Three weeks into the 2013 season, Nebraska football is 2-1, more or less where it was expected to be, and it's still a legitimate contender for a Legends Division (and maybe even Big Ten) title. Yet after one of the worst PR days of his (and most coaches') life, head coach Bo Pelini looks like a dead man walking.
So, here's another log on the fire: Bo Pelini should resign.
Pelini shouldn't be fired, because nothing he's done comes even remotely close to a fireable offense. He should resign, but not because of the team's struggles on the field. He should resign, but not because he said Nebraska didn't need Tommie Frazier. He should resign, but not because he privately cursed out the fan base a couple years ago.
He should resign because he is clearly unhappy in Lincoln, and that's no way for someone to live.
Not that the Pelini tape needs any verification, but I've heard more than once in idle coach gossip that he's miserable there.— Steven Godfrey (@38Godfrey) September 16, 2013
The most instructive part of the Pelini f-bomb tape isn't the profanity; grownups get angry and swear, and football coaches get angry and swear a lot. They swear at their own players, they swear about their own fans, and they'd probably swear at ice cream if it melts too quickly. No, the deepest cut is Pelini's overt fantasizing about leaving Lincoln — in no small part to spite the fan base.
They can all kiss my ass on my way out the f--king door. 'Cause the day is f--king coming now. We'll see what they can do when I'm f--king gone.
Remember, that's after a win. And it's not the way someone talks when it's the first time they've felt wronged. It's the way someone talks when the pressure and resentment have been building for years and the top finally blows. Pelini offered an essentially complete apology on Monday, but despite his "I love it here in Nebraska" statement, the sentiments of his rant were clear.
Pelini is not the caricature he's made out to be, some Anger-Bot 5000 that throws bricks at children and puppies. He embraced pediatric cancer patient Jack Hoffman and his family to the point of letting Hoffman take a run to the house during the spring game. He went beyond a cursory tribute for fallen UCLA walk-on Nick Pasquale, putting decals on his own team's helmets to honor Pasquale* for the day. His team embraced Penn State with the utmost of class in the first game after the Jerry Sandusky situation exploded. He has a sense of humor. And even with his continuing reputation for unbridled rage, Pelini hasn't been seen lighting his players up on the sideline since the unfortunateness with Taylor Martinez in 2010.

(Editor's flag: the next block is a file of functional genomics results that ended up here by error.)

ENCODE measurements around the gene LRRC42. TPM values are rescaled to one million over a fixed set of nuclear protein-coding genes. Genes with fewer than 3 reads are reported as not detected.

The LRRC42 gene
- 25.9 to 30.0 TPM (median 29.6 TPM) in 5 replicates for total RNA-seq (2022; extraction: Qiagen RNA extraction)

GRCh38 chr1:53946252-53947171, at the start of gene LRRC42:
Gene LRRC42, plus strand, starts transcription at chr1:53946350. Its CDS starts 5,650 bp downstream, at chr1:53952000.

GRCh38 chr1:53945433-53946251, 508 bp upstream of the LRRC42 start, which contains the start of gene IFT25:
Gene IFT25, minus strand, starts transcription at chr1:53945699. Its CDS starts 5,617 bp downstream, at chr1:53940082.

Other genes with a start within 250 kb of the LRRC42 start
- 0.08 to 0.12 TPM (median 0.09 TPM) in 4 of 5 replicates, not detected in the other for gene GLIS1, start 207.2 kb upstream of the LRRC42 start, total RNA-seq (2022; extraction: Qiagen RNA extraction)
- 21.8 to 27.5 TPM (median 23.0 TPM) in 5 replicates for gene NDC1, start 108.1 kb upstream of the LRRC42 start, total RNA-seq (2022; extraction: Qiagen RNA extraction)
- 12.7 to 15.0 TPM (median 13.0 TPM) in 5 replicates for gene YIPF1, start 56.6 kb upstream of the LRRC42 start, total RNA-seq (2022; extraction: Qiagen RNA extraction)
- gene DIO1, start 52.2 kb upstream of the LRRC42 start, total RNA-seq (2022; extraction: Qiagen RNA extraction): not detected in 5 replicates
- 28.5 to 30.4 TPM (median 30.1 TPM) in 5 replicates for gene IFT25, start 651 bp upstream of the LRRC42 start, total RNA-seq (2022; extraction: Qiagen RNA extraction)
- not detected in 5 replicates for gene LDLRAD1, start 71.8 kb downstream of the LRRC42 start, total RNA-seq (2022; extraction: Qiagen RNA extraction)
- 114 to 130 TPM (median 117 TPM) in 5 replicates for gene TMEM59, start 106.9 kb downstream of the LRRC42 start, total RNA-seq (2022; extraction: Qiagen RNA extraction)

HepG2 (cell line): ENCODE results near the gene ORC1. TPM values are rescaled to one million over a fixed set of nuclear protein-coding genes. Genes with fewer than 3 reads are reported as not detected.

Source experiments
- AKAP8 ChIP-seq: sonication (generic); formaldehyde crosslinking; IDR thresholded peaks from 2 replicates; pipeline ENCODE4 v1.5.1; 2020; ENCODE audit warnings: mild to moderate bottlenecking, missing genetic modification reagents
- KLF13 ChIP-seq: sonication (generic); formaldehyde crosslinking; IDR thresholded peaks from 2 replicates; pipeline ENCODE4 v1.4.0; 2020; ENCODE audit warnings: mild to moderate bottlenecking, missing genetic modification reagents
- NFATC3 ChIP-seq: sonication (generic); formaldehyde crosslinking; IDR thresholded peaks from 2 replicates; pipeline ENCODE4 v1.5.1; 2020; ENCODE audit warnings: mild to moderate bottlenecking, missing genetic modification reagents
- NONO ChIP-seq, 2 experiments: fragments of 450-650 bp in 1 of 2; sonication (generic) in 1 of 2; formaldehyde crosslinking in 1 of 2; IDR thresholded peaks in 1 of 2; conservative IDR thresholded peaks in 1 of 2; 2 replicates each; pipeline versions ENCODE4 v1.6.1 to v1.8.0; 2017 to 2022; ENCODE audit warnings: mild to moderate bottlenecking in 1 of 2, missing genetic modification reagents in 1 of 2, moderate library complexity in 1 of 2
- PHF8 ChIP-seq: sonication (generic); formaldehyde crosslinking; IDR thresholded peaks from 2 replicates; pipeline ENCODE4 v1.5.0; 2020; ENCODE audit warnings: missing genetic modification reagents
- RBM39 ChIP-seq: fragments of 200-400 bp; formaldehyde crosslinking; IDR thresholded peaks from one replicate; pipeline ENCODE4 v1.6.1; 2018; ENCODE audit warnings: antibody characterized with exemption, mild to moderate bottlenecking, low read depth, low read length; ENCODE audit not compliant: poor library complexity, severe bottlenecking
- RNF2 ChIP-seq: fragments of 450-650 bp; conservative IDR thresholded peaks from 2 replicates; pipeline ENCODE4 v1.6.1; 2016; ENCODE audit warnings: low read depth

* Nebraska also let off 200 blue and gold balloons for him, which is even more awesome, but for Pelini's own sake we hope the university isn't delegating game-day balloon decisions to him, too.
One gets the sense that all Pelini wants to do is coach his team, that he has no use for everything else that comes with his job. In a sport where the coaching ranks are filled with used car salesmen, Pelini probably couldn't sell a pickup truck to a Walter White rolling a barrel of money through the New Mexico desert. Pelini doesn't do commercials (or if he does, nobody ever bothers to put them online). He never did ESPN until this past offseason as part of the "car wash" that the rest of the Big Ten did, too. Even then it was stilted and uncomfortable.
And hey, as a coach Pelini's done plenty for the school, going 9-4 or 10-4 in each of his first five seasons in town and going to three conference championship games in the process. That shouldn't get any coach in America fired.
For that, Pelini got broadsided by Tommie Frazier after the first loss of the season, then after Pelini tried (and failed) not to take the bait, he got done dirty by the release of that f-bomb tape, two years after the fact.
If Pelini was convinced he was gone two years ago, imagine what he must be feeling now. He stays, and this is how the fan base repays him the minute a game goes sour? A couple of (what Pelini must be thinking are) cheap tricks and as Corn Nation notes, talk of a boycott? What's the point of staying in Lincoln at that point?
So perhaps this season is the end of the line for Pelini in Nebraska. It's sort of hard to imagine how his career survives this without something major happening — a trip to the Rose Bowl, say, or another 10-win season. It's understandable, but still, it's a shame.